The Massachusetts Department of Housing and Community Development has denied MassLandlords’ request to see where rental assistance was spent, or where applications were denied. The result is that $400 million of our public funds were spent in secret, with no public oversight. And worse, because many have applied for rental assistance and been “timed out” (a form of denial), the state could have corruptly or discriminatorily played favorites and gotten away with it.
The pandemic safety net for both renters and housing providers began in October 2020 with the state’s Eviction Diversion Initiative. The goal was to prevent evictions. A secondary goal was to stabilize mom and pop housing providers who were ineligible for the paycheck protection program, unemployment, and other pandemic relief. If the rent got paid, those of us who lived in and by rental housing could keep calm and carry on.
By all measures we have succeeded: Eviction filings are down 50 percent below pre-pandemic levels, and levies of execution (forced move-outs) are down 80 percent. The U.S. Treasury has cited Massachusetts for “promising practices.” Unlike states with a less-developed housing safety net, we in Massachusetts were able to roll out pandemic rental assistance relatively quickly.
This has been an unprecedented intervention in the housing market. The rental assistance roll-out deserves public scrutiny and collaborative improvement. Many of us have wanted to know: Did rental assistance land disproportionately on white people due to systemic racism? Why does it take regional administrators months to approve some applications, but only weeks for others? Are there aspects of the application that were implemented poorly, such that we need to work harder to help limited English proficiency residents, friends and neighbors without Social Security Numbers or households with children or disabilities? How has this impacted rents?
Why Do Landlords Care?
MassLandlords has repeatedly engaged the administration on these issues – a call with Gov. Charlie Baker on April 12, a letter to Secretary of Economic Development Mike Kennealy on July 9, emails back and forth with the administration’s general counsel and public records officer all year. We have also tried to engage with two of the regional administrators, Way Finders and RCAP Solutions.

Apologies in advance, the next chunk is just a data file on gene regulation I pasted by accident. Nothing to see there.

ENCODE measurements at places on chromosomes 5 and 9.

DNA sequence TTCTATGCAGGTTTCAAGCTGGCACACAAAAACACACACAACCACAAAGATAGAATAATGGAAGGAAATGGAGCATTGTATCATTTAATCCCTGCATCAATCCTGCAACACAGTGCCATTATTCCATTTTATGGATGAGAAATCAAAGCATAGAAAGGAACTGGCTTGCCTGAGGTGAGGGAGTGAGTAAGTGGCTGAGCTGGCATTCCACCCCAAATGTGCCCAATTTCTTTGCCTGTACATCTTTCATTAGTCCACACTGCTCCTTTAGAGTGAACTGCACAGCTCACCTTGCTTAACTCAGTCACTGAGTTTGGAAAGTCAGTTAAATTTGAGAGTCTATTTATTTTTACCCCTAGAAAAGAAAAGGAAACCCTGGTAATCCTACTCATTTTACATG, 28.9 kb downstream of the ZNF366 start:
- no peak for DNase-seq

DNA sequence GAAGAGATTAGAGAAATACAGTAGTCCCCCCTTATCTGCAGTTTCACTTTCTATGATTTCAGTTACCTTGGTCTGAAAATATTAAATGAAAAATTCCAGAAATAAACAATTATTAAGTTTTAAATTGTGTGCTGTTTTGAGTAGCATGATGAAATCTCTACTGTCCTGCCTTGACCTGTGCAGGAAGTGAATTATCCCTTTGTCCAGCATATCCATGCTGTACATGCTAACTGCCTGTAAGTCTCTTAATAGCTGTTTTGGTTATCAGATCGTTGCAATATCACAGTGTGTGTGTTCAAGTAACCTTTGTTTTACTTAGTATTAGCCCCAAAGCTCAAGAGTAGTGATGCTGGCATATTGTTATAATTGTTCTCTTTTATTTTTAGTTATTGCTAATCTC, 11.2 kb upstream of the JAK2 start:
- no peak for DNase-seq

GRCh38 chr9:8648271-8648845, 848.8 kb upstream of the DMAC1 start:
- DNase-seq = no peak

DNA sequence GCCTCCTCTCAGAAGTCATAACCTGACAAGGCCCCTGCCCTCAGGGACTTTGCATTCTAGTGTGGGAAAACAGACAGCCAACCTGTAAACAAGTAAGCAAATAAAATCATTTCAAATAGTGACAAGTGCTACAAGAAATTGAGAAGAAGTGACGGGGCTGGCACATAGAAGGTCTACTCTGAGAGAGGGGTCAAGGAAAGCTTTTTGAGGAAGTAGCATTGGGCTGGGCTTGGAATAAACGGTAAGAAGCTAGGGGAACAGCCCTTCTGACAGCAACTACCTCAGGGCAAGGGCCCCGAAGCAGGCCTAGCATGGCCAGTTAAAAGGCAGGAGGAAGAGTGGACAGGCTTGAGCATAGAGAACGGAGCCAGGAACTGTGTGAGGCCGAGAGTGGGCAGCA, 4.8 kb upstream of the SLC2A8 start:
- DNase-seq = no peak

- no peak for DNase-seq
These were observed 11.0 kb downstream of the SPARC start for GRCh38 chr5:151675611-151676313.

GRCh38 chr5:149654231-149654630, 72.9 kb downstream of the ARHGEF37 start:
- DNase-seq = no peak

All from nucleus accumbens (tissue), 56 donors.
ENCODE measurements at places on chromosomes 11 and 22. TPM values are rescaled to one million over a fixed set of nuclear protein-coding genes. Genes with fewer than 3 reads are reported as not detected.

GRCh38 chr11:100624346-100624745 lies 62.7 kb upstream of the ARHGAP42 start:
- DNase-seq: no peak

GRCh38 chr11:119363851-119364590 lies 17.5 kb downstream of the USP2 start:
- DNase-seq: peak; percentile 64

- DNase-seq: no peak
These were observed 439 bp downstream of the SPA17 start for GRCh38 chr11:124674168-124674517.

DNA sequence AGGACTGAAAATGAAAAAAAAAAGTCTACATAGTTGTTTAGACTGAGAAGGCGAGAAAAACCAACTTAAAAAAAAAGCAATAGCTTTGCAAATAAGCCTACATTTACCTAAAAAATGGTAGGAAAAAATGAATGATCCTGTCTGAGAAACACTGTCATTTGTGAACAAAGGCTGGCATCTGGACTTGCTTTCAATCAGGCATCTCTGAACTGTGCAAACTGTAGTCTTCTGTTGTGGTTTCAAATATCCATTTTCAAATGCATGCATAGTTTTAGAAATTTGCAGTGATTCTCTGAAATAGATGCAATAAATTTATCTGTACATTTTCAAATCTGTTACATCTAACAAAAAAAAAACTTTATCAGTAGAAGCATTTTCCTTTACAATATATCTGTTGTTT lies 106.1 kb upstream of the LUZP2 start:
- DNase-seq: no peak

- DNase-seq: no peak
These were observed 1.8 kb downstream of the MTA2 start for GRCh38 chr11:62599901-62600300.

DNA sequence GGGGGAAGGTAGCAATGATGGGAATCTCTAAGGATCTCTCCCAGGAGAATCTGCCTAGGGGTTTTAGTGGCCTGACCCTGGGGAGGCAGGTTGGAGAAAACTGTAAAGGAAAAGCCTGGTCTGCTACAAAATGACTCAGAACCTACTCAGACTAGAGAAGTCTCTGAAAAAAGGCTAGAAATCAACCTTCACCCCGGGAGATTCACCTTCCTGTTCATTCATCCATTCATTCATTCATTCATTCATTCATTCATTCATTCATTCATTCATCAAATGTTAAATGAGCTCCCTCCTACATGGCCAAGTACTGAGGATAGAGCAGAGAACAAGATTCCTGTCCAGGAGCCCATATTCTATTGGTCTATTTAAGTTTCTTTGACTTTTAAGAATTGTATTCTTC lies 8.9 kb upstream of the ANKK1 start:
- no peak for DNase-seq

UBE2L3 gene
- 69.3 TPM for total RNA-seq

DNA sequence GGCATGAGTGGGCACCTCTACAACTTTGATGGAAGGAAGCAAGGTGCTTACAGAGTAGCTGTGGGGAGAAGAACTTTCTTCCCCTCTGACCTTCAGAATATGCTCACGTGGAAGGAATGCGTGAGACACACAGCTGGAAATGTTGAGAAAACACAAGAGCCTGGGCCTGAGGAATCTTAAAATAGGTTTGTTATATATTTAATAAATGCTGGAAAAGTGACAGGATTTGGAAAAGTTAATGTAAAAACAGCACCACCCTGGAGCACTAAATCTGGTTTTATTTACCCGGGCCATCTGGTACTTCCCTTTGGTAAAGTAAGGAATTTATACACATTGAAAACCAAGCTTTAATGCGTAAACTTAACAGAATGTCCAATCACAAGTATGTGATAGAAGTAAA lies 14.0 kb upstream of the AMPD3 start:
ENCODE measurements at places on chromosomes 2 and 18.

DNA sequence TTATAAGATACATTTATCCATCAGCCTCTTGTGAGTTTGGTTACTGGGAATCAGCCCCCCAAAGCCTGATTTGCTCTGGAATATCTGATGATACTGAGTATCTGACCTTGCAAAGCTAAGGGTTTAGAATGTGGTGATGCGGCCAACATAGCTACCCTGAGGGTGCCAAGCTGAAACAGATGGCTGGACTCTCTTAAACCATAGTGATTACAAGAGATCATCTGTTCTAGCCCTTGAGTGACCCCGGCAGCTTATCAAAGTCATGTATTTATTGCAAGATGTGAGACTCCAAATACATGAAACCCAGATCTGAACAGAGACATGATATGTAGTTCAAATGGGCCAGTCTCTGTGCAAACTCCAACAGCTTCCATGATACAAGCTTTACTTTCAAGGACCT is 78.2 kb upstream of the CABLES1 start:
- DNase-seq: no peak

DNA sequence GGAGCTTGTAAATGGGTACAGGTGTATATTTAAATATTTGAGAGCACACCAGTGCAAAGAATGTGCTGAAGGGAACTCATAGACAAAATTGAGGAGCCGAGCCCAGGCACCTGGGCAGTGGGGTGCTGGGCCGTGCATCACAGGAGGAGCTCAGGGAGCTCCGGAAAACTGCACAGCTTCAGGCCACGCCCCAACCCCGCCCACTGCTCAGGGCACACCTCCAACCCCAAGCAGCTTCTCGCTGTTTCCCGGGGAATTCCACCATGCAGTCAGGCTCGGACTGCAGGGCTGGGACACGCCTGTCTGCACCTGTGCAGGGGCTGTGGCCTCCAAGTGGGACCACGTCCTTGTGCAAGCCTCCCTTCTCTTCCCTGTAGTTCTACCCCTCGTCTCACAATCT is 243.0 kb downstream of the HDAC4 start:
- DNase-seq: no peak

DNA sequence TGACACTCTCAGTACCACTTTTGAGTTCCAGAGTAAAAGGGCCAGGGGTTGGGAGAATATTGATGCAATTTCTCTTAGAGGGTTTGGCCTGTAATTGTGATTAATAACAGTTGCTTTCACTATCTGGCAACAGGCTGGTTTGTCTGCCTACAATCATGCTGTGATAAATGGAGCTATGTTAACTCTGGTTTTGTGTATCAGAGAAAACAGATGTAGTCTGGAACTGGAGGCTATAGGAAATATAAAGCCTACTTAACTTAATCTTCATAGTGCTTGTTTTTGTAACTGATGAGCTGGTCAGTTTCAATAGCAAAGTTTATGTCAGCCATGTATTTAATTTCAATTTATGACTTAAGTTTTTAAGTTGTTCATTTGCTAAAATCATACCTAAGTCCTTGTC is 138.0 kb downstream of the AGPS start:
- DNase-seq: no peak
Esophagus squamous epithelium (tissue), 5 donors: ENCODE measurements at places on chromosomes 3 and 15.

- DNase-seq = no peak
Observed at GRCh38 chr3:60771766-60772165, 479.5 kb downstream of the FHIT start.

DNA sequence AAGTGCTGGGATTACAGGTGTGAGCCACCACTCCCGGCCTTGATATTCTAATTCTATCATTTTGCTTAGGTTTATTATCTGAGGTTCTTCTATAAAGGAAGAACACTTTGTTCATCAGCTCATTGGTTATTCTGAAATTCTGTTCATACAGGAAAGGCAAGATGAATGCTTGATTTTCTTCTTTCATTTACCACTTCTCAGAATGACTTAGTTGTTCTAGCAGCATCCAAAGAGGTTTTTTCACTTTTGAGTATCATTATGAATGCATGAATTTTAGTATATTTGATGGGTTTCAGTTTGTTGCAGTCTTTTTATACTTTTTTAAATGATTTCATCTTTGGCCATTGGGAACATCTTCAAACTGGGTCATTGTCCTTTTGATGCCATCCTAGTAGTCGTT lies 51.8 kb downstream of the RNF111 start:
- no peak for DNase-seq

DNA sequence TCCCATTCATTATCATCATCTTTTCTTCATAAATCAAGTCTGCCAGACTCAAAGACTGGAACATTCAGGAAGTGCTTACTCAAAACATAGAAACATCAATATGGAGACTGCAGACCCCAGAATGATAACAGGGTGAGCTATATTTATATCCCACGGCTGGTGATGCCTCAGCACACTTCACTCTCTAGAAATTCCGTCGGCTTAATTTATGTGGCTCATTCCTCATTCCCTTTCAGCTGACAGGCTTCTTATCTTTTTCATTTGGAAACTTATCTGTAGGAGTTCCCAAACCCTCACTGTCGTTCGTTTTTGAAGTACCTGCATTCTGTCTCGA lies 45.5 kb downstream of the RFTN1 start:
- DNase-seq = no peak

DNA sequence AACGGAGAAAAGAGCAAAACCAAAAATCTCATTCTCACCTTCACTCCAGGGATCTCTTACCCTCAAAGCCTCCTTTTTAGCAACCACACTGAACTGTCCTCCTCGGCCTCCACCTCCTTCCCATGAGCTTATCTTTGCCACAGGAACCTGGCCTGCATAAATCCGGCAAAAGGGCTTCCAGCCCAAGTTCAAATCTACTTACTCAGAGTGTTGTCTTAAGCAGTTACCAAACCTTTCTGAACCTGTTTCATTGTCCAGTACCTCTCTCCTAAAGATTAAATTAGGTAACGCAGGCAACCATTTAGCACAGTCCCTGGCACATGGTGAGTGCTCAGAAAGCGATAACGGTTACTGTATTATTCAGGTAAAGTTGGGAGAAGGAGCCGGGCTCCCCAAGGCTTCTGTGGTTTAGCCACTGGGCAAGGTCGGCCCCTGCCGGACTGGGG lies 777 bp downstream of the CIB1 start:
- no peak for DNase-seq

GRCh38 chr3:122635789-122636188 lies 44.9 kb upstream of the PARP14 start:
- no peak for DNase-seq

On the one hand, the Baker administration and the regional administrators seem to share our concern that prior applications were problematic or handled problematically. In October, for instance, the state switched to a greatly streamlined central application, attempted to expand language access and eliminated a potential “black hole” for file uploads. And the state’s “time out” rate has declined.
But on the other hand, we are consistently stonewalled in our efforts to examine the past. We wanted strong enforcement of the state’s antidiscrimination protections so that no one slumlord could be used as an excuse to enact a second eviction moratorium or other foolish laws. We wanted equal housing opportunity so that all residents of color, of limited English proficiency or heavily preoccupied with children or disabilities could still get help. And we wanted the state to operate in a transparent way, free of corruption, fraud and abuse.
And if it turns out we fell short of our goals, we want to find those who we’ve let down and make reparations.
We’re Asking for Addresses, Not Names
We have written to the public records officer at DHCD three times, each time sharing a more advanced draft of the public records lawsuit that may be filed in Superior Court. Each time we have been denied on the basis of a 1988 advisory opinion that states “disclosure of the names and addresses of individuals who are receiving rental subsidies reveals intimate details of a highly personal nature.”
If we had asked for the names of renters who had received rental assistance, we might agree with the state that these should not be disclosed. But we have made it clear that we are asking for only three fields: the address of the applicant (where rental housing was to be provided), the date of the application and the status (whether approved, denied, or timed out).
An address is not enough to find the name of a renter who lived in an apartment up to 18 months ago. No one’s privacy is in jeopardy.
But an address is sufficient to meet two public objectives. First, we can compare the addresses of rental assistance applications to the court records to see how many asked for help but got evicted anyway. We wouldn’t have contact details for those applicants, but a judge could order the state to go back and try again. Second, we can compare the addresses to Census data to see whether or to what extent systemic racism still plagues us. Here too a judge could order any redress required.
Imagine we had $800 million worth of roads to pave, but the state chose to pave only half of them, and no one is allowed to know which roads or why. Well, that’s the same thing that happened with rental assistance. The need was close to $1 billion. The state has paid $400 million. And where, why and to whom is a secret. At least, that’s how the Baker administration wants it to be.
Doug Quattrochi is executive director of MassLandlords Inc.